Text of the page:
Scarborough has a powerhouse working to promote the arts, and its name is Karin Eaton. After eleven years as executive director of Scarborough Arts Council, Eaton, whose initial art interests lay in writing and theatre, found her passions leading her to become perhaps the foremost Canadian spokesperson for mural art. She now serves as mural curator and executive director of Mural Routes, an internationally respected institution she helped found.
It began at Scarborough Arts Council in 1990, when Eaton heard about a public mural project in Chemainus, BC, and decided to celebrate Scarborough with 12 murals along Kingston Road, called Heritage Trail. "We developed the idea of putting murals in the area as a way to attract people to the arts, in your face, where you couldn't avoid it," she says. Today, her goals have evolved. "Number one, we are trying to elevate the credibility and status of mural art and artists, and to do that, of course, we feel that it's important to have education, professional development, networking opportunities, and more."
To that end, Mural Routes administers free public art workshops for youth and seniors. Their site (muralroutes.com) documents murals in dozens of Canadian communities, as well as in other countries. There's also a national mural symposium, now in its 12th year. This year's edition, in Midland in October, offers mural tours, a lettering workshop with a Vancouver sign specialist, an introduction to non-traditional materials, and a session on understanding graffiti art culture.
Eaton believes that not all murals are created equal; nor should they be. "You have your very expensive fine art murals — where I believe we're very much behind in Canada," she says. "It's interesting that in the field of public art, murals are very seldom commissioned."
This was not the case in the last century, which saw mural art created for numerous public interiors: by George Reid in Old City Hall, the Dufferin/St. Clair Public Library, and Jarvis Collegiate; by Charles Comfort in the Design Exchange; by Natacha Carlu in the Carlu; and by members of the Group of Seven in St. Anne's Anglican Church. One of the few recent examples — though a noble one — is Frank Stella's embellishment on the interior and exterior of the Princess of Wales Theatre.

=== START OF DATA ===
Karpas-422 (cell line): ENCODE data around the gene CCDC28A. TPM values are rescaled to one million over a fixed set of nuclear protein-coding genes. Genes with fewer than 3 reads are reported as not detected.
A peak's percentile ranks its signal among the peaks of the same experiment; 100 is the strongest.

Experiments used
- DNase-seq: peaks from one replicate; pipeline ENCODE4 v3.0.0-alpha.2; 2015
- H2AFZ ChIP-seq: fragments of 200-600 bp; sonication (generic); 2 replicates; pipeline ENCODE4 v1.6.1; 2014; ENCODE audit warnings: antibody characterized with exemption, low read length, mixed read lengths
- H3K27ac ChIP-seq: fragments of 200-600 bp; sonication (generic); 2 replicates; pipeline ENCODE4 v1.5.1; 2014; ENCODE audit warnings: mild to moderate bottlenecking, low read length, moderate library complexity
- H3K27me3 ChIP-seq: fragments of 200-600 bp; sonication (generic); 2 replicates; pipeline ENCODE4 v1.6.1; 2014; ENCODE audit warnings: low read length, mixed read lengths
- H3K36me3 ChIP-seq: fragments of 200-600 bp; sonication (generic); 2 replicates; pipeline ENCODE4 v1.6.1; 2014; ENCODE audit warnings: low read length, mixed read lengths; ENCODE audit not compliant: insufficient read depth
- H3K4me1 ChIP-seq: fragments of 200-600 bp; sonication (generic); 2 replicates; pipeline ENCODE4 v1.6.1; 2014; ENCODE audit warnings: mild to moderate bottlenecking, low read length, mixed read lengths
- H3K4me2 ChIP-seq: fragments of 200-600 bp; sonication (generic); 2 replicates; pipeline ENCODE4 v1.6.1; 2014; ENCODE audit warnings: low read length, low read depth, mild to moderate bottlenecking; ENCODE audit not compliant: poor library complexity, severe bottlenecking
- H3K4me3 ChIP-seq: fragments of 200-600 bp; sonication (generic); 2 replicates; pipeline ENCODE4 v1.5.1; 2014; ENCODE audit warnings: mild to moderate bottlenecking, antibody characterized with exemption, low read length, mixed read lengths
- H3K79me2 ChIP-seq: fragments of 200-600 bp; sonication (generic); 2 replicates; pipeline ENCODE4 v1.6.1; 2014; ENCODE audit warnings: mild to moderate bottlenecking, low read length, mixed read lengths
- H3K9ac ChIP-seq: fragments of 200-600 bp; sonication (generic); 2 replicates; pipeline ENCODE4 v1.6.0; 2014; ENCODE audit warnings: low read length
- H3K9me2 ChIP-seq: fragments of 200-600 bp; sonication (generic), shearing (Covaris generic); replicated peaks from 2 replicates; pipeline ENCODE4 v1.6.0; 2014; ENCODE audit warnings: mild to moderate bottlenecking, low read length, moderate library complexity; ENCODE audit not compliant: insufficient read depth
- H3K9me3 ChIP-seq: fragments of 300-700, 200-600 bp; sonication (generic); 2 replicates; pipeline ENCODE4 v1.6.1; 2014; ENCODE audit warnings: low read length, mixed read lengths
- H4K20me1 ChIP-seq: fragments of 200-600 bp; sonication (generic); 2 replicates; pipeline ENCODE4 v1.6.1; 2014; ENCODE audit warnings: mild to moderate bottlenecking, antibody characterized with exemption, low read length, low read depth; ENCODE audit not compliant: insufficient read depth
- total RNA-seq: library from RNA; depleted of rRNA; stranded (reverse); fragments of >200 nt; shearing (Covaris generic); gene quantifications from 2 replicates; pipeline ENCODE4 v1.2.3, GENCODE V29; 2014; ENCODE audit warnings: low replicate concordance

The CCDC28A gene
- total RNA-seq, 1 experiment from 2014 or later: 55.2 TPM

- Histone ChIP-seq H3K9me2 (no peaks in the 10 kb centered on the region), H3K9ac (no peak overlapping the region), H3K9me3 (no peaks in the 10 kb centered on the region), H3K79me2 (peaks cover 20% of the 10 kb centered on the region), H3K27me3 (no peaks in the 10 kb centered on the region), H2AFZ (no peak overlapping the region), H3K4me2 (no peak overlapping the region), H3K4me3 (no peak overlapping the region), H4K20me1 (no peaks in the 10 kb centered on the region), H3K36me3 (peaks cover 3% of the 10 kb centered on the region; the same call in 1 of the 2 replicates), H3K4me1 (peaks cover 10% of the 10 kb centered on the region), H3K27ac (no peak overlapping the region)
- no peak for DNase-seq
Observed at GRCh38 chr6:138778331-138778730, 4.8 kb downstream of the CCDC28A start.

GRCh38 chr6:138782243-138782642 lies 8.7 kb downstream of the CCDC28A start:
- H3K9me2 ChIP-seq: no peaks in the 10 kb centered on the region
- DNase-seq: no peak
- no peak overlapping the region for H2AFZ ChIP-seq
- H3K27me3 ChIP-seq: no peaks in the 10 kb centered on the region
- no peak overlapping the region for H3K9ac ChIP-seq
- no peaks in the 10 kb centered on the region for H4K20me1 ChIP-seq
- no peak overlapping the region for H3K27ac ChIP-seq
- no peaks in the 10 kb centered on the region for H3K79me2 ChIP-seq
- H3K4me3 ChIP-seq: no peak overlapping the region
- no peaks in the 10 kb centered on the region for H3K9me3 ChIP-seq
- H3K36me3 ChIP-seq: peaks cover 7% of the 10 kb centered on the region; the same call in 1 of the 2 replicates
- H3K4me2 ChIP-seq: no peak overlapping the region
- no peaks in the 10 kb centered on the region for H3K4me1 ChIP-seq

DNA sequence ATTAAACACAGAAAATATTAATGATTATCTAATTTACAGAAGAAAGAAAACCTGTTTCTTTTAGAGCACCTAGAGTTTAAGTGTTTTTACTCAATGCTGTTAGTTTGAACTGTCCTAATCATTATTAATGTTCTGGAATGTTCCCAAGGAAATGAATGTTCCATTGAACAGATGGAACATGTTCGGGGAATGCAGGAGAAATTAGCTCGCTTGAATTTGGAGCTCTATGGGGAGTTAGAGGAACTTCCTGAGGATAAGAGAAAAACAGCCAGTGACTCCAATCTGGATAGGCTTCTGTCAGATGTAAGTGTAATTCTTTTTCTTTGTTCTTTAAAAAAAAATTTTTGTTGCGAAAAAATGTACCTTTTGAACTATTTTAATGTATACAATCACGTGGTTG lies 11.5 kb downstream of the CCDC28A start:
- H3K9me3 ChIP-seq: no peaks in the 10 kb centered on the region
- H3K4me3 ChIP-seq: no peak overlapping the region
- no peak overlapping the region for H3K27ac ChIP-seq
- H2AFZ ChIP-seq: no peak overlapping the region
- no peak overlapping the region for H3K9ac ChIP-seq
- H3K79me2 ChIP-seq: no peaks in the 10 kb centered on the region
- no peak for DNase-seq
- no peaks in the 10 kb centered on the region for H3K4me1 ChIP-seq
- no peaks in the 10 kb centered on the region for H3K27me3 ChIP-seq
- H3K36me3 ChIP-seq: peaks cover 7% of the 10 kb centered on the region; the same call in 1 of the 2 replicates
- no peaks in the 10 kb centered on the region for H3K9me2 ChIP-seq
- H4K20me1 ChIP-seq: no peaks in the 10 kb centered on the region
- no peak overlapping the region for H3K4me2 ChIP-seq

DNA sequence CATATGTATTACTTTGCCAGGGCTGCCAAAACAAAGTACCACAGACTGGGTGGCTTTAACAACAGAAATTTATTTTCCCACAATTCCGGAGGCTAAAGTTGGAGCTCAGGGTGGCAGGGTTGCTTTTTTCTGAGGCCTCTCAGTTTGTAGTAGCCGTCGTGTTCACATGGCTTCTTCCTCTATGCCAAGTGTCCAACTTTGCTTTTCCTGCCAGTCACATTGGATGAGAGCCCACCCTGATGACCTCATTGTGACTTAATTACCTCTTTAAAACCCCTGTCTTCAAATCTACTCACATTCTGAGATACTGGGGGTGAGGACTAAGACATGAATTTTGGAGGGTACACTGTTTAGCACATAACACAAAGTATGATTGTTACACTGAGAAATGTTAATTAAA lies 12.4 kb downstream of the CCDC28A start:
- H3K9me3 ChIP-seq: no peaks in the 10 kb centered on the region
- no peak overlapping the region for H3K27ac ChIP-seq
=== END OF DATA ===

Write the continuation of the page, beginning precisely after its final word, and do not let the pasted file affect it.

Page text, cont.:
In other countries, Eaton points out, "public buildings use murals as the very highest form of art" — from Mexican painter Diego Rivera's powerful images to John Pugh's trompe-l'oeil work in California. Here, "many murals are done with a kind of community and social service mandate, and sometimes the social services have co-opted the arts," says Eaton.
In fact, Mural Routes powerfully champions these types of projects too. "To help people grow socially and in confidence, it's great. It really works," Eaton says. Take for example Project: Urban Canvas (aito.ca/urbancanvas), a collaboration of Mural Routes and Amnesty International's Art in Action team to produce 30 murals in the GTA to honour the 60th anniversary of the Universal Declaration of Human Rights. Each painting, conceived and executed by community artists with a professional mentor, communicates one of the 30 principles that make up the declaration.
"You see young people emerge from this kind of project and just blossom," Eaton says. "But the quality of the painting and technique and design is very mixed. Some of it is extremely good — and how do you define 'good' in art, you know? — and some of it gives murals the 'this-is-not-public-art' reputation. Our whole goal is that murals should be as good as they can be, in the context."
What kind of a mural would Eaton wish for Toronto, given unlimited resources? "The mural they all talk about is the Flatiron Building," she says, "but it's more of an architectural enhancement. There are a lot of good community murals, but very few large public art murals, commissioned at a seriously decent salary."
Eaton says she imagines a mural on the exterior of the Four Seasons Centre for the Performing Arts: "That building would be totally transformed by an extraordinary piece of art that would really pull the eye into thinking there might be something splendid waiting inside." She'd also like to "fill in the blanks" in the network of neighbourhood murals; she has her eye on the Upper Beaches at the moment.
This summer, Mural Routes is running youth mural projects, developing artist resources and administering two mosaic tile projects, but Eaton sees more that could be done. "Toronto should think about trying to have some coordination of all the murals. I don't mean that they should be controlled, but they should be connected," she says. "I work with staff at the City, and we would like to see them documented; that would help us maintain them."
She points to the City of Philadelphia Mural Arts Program as an example Toronto could look to: "I believe that if we looked at the model they have there, we could just fly."